Stress by itself also may aggravate or cause pain. We know that the areas for emotion and physical pain sit very close to each other in the brain and both areas may be triggered simultaneously during stress, resulting in a mutually enforcing cycle that leads to chronic pain. Furthermore, there is clinical data showing that drugs acting as anti-depressants can be effective pain medications because they can modulate the connection between emotions and pain in the brain.

There are simple things we can do to help manage stress every day, especially major stress, which may lead to disease. Get plenty of sleep. Lack of sleep may increase the risk for depression, diabetes, obesity, and a host of other health issues. It may be the most important thing we do to help manage our health. Eat a proper diet. The Dietary Guidelines Advisory Committee identifies that a healthy dietary pattern is higher in vegetables, fruits, whole grains, low- or non-fat dairy, seafood, legumes, and nuts.

Drink plenty of water. Water flushes toxins out of vital organs, carries nutrients to your cells, and provides a moist environment for ear, nose and throat tissues. The general rule is to drink eight 8-ounce glasses of fluid a day, which is equivalent to about 1.

There are numerous benefits to exercise such as controlling weight obesity is a cause of inflammationimproving cholesterol, strengthening your immune system, improving your mood, increasing energy by improving oxygen delivery to tissues, and improving sleep. Try to exercise at least 30 minutes, three times a week.The etiology of autoimmune diseases is multifactorial: genetic, environmental, hormonal, and immunological factors are all considered important in their development.

Physical and psychological stress has been implicated in the development of autoimmune disease, since numerous animal and human studies demonstrated the effect of sundry stressors on immune function.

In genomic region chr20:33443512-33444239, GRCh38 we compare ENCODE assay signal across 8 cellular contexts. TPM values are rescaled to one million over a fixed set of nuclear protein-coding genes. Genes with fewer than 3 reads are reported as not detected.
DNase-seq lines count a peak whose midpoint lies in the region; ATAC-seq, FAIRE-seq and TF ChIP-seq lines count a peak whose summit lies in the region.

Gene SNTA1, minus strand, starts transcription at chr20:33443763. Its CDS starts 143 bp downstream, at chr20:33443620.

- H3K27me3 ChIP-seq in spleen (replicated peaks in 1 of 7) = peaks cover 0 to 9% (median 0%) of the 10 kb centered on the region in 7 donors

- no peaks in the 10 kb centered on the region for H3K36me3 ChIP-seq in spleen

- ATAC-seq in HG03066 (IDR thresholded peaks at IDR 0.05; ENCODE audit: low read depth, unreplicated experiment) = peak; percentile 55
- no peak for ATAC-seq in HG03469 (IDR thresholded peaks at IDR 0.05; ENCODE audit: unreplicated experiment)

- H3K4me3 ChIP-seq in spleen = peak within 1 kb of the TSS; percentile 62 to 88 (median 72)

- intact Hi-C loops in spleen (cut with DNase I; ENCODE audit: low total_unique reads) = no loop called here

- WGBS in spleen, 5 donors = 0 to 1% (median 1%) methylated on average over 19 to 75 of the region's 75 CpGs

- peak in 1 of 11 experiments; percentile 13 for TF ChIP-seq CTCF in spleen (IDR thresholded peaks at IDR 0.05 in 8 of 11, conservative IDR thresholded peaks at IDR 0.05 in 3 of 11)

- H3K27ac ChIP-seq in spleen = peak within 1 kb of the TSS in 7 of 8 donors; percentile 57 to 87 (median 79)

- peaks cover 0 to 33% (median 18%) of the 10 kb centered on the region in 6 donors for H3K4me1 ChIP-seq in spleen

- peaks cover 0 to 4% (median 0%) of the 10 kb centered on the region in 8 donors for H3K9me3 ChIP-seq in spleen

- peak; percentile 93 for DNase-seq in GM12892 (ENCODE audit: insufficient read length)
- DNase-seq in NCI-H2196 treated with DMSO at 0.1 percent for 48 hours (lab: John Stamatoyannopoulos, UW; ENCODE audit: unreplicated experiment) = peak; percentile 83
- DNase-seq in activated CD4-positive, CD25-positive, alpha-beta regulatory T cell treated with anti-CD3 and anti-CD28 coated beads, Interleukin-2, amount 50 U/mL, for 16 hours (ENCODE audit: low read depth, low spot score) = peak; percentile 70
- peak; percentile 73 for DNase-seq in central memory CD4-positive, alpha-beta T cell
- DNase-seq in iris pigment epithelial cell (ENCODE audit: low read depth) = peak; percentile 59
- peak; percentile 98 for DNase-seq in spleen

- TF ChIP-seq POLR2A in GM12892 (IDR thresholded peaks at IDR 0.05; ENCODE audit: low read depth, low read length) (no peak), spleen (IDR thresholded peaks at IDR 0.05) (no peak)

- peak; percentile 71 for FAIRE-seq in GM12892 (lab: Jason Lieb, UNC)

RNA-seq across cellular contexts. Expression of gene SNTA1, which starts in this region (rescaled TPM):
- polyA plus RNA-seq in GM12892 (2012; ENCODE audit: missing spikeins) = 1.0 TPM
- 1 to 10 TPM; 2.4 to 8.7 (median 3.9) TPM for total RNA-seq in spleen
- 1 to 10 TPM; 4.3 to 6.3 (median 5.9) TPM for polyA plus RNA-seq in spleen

emotions and autoimmune disease

Unfortunately, not only does stress cause disease, but the disease itself also causes significant stress in the patients, creating a vicious cycle. Recent reviews discuss the possible role of psychological stress, and of the major stress-related hormones, in the pathogenesis of autoimmune disease.

It is presumed that the stress-triggered neuroendocrine hormones lead to immune dysregulation, which ultimately results in autoimmune disease, by altering or amplifying cytokine production.

The treatment of autoimmune disease should thus include stress management and behavioral intervention to prevent stress-related immune imbalance. Different stress reactions should be discussed with autoimmune patients, and obligatory questionnaires about trigger factors should include psychological stress in addition to infection, trauma, and other common triggers.You can help by doing this survey and sharing this link : Click here for the short survey.

According to the US National Institutes of Health, 24 million Americans have an autoimmune disease, plus at least 8 million carry antibodies showing that such a disease will likely develop in the future like the ACPA antibodies that indicate RA.

However having a malfunctioning immune system and being immune suppressed by our medications could likely make us more vulnerable to contracting the virus or becoming seriously ill.

Certain autoimmune disease medications may help people fight coronavirus. While this is one of dozens of drugs being investigated for the coronavirus, many with autoimmune disease already take this or another medicine that results in inhibition of IL-6 signaling Actemra, Kevzara, and JAK inhibitors like Rinvoq and Xeljanz.

The newly formed COVID Global Rheumatology Alliance is creating a secure international case reporting registry that will eventually be able to help guide doctors in assessing and treating patients with rheumatologic disease and evaluating risk of infection in patients who are immune suppressed.

Stay tuned for more information and to learn how you can help. Respiratory viral infections like COVID 19 can increase the risk of developing rheumatoid arthritis in those who are genetically susceptible to autoimmune disease. People with autoimmune disease are more vulnerable in a health crisis for other reasons. They often suffer financial strain from high medical costs my meds cost more than food.

Lower incomes often result from disability. They have increased risk by greater contact with medical systems infusions, medical appointments, lab visits, and so-called elective surgery—like joint replacements. Despite progress, there is still a great need to improve awareness that rheumatoid disease is not a type of arthritis and that arthritis is just one symptom of RD.